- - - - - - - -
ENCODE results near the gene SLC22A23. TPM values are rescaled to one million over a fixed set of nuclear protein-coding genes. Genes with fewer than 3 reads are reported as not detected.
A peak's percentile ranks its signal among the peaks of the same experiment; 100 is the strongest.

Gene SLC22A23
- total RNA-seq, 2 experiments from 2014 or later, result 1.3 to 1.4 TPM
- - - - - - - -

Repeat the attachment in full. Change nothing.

ENCODE results near the gene SLC22A23. TPM values are rescaled to one million over a fixed set of nuclear protein-coding genes. Genes with fewer than 3 reads are reported as not detected.
A peak's percentile ranks its signal among the peaks of the same experiment; 100 is the strongest.

Gene SLC22A23
- total RNA-seq, 2 experiments from 2014 or later, result 1.3 to 1.4 TPM